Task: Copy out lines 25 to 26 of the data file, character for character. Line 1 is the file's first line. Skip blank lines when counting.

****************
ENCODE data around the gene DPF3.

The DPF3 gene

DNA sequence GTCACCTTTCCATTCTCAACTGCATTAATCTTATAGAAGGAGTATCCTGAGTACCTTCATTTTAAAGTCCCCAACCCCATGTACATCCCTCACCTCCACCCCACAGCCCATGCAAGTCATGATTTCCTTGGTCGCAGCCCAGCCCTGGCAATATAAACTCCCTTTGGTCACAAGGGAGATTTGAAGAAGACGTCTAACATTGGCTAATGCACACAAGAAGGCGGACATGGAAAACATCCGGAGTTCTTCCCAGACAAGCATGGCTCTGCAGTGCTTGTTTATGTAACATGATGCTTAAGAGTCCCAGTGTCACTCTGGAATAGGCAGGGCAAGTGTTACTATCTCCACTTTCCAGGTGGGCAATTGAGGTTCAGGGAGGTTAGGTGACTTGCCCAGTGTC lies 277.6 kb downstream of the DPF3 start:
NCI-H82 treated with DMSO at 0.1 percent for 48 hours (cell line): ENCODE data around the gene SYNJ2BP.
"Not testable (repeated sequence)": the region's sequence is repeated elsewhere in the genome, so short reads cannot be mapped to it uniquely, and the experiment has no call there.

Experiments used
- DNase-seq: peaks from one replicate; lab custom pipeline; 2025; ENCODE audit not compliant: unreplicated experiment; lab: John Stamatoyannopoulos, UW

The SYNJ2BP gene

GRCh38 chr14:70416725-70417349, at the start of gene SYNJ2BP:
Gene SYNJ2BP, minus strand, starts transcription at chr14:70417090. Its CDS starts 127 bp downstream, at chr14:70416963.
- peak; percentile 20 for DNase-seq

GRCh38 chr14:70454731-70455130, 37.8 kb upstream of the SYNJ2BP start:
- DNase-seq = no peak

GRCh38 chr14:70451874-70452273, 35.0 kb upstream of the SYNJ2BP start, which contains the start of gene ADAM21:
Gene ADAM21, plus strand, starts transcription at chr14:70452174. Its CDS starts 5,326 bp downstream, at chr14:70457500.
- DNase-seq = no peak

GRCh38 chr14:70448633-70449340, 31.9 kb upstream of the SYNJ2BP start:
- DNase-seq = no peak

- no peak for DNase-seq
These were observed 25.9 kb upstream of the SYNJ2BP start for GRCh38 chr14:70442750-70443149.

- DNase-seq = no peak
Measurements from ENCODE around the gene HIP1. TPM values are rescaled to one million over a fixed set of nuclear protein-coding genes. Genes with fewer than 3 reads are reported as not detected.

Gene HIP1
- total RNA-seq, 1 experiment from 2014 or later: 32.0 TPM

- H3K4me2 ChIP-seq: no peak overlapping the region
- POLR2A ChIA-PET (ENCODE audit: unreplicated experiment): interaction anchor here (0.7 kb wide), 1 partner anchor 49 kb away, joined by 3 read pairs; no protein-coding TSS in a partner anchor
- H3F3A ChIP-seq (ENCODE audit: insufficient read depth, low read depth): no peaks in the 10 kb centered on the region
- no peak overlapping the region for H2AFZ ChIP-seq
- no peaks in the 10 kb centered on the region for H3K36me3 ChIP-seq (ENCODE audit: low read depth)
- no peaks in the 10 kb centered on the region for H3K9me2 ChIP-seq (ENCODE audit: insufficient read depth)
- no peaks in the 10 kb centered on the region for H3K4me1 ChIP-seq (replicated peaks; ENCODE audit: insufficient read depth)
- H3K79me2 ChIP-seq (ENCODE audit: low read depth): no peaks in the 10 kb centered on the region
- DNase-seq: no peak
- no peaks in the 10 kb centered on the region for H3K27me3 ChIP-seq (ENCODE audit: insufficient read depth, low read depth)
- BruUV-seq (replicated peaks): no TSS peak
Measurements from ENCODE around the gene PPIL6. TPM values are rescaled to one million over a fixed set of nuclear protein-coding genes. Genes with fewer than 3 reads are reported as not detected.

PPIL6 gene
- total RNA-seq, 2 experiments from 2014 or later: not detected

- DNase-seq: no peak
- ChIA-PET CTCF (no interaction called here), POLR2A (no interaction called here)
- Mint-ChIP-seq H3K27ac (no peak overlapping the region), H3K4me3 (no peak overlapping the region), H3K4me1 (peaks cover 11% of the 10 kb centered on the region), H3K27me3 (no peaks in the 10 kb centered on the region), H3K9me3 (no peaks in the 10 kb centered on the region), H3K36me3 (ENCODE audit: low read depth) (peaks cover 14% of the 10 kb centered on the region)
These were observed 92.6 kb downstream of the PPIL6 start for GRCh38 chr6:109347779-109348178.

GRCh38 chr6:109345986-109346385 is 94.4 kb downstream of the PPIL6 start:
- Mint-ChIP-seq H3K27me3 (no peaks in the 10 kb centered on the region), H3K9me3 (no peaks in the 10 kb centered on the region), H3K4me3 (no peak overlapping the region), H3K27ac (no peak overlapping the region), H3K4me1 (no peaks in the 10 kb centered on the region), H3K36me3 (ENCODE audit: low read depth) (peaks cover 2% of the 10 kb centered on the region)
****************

- H3K4me2 ChIP-seq: no peak overlapping the region
- POLR2A ChIA-PET (ENCODE audit: unreplicated experiment): interaction anchor here (0.7 kb wide), 1 partner anchor 49 kb away, joined by 3 read pairs; no protein-coding TSS in a partner anchor